Guest article written by Francisco J. Granados (PhD) is researcher at the Institut Barcelona d’Estudis Internacionals (IBEI) and Andrea Noferini (PhD) is researcher at Universitat Pompeu Fabra and Universitat Autònoma de Barcelona and IBEI.

The 2030 Agenda aspires to be transformational in regards to policymaking and policy outcomes.  It was the result of a universal and inclusive process, and the hope is that stakeholders, governments and public administrations—who were able to shape the Agenda introducing “their” goals—will be supportive, motivated and committed to its implementation.  The global legitimacy of the 2030 Agenda can help in making the SDGs more successful than the previous Millennium Development Goals.

The transformative character of the 2030 Agenda will likely pose important challenges to its implementation. Policy reforms usually find resistance and raise confrontation among social groups and policy actors that are somehow negatively affected or threatened by them.  Therefore, attaining policy support becomes a central aspect in the implementation of the SDGs.

Regions are key actors for the success of SDGs-related reforms. But can regions make a distinctive contribution to the implementation of the SDGs?

In our study,[1] commissioned by the Generalitat of Catalonia (through its Agency for Development Cooperation) and the United Nations Development Programme (UNDP), we consider how the implementation of the 2030 Agenda can benefit from the policy capabilities of subnational governments and local stakeholders to strengthen the effectiveness and legitimacy of localized policy processes, thus, generating the necessary policy support for a successful implementation of the SDGs.

We suggest that attaining and maintaining a persistent commitment to the long-term implementation of the 2030 Agenda is more feasible when policy processes generate highly effective and legitimate policies. Our main argument contends that the strengthening of policy legitimacy and effectiveness is facilitated by the localization of policy processes at the subnational level.

Our analysis focuses on three policy elements —all them central in the 2030 Agenda— fundamental to promote policy support by fostering effectiveness and legitimacy: stakeholder participation, monitoring, and institutional coordination. The study suggests that obtaining and maintaining constant policy support to implement the 2030 Agenda is more feasible if policy effectiveness and legitimacy is strengthened by (a) observing the preferences of stakeholders in the definition of SDG policies and making them participant of the policy process, (b) setting monitoring systems that contribute to the accountability of the political authorities responsible of implementing SDGs, and (c) fostering appropriate institutional coordination among government levels and policy domains involved in the creation of policies of multi-sectoral character.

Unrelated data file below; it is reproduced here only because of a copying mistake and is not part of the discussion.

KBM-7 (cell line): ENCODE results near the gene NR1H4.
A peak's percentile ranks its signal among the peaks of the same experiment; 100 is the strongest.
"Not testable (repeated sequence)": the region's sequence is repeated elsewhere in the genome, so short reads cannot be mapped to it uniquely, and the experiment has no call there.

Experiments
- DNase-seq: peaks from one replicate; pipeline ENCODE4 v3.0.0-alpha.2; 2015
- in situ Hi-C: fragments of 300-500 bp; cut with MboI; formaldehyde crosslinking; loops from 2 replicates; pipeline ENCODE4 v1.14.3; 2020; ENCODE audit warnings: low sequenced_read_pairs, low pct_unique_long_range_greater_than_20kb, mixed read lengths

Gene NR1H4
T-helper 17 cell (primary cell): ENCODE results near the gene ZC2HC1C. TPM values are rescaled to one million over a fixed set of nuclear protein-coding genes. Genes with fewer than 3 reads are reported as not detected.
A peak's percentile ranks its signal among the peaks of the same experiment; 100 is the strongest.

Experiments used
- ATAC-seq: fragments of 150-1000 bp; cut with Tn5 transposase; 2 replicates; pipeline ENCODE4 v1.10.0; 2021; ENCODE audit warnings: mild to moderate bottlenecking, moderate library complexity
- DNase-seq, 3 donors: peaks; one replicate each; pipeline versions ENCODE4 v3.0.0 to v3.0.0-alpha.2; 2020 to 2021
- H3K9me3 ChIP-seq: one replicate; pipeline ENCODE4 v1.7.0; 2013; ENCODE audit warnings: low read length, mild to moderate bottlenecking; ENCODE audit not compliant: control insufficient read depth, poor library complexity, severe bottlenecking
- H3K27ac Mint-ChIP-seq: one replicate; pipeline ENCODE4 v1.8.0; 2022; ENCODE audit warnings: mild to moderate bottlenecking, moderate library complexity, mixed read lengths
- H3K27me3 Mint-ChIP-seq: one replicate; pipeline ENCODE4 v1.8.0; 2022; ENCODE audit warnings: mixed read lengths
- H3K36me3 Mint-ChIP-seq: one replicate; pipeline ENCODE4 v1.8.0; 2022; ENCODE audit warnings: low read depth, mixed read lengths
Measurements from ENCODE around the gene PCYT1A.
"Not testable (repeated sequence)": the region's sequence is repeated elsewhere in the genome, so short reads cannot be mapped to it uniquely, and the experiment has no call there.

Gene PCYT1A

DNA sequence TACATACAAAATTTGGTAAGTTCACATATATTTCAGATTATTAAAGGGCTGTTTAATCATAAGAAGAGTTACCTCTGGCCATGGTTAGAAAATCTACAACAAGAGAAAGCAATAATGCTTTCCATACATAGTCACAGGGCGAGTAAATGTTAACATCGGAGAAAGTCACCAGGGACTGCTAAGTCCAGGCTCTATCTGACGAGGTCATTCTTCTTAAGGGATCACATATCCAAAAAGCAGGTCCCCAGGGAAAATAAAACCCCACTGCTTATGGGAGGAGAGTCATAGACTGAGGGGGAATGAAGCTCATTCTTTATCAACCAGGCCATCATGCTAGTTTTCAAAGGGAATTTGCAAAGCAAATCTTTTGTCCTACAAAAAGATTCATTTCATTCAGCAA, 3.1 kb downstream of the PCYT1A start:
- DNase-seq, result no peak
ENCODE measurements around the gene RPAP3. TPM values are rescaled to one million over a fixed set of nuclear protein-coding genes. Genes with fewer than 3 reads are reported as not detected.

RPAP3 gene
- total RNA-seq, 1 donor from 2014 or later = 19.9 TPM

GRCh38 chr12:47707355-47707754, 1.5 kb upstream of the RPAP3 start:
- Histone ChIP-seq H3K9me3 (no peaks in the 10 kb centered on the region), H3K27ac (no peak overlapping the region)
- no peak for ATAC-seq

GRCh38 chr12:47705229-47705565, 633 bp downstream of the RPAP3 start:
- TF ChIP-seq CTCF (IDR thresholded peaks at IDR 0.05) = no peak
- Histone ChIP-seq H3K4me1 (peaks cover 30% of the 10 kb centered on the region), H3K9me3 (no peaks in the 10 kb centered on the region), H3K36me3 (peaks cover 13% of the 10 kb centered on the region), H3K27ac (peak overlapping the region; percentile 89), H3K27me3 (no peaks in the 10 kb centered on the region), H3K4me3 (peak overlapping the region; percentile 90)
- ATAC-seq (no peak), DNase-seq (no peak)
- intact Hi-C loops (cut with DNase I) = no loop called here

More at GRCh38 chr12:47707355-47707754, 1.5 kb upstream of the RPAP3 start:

The study identifies a set of policy benefits associated to the localization of policy processes that can be better achieved by subnational governments, thanks to their comparative advantage to adjust policies to the specific development and policy circumstances of their specific territories, as well as to their capability to involve the local stakeholders along all the stages of the policy cycle.

The relevance of the contextual character of SDG implementation precludes us from offering specific “one-fits-all” policy solutions valid for the wide variety of existing territories and subnational governments. They show great variation in size, development level, policy resources, autonomy and competences, or stakeholder configuration.  These differential factors can affect and importantly constrain the fate of policy processes. Nevertheless, it is safe to suggest that any action from subnational governments towards fostering inclusive stakeholder participation, institutional coordination and policy monitoring will likely favour an implementation of the 2030 Agenda that yields more appreciated policy results.

Our study indicates that the involvement of regional (and also municipal) governments in the implementation of the 2030 Agenda is not only justified by their extant policy responsibilities in sectors concerning SDGs but also because their relative position within the administration grants them a comparative advantage to set localized policy processes that favour policy effectiveness and legitimacy, thus ensuring the policy support necessary to implement the 2030 Agenda.

[1] The study is currently under revision and will be published between summer and fall of 2020.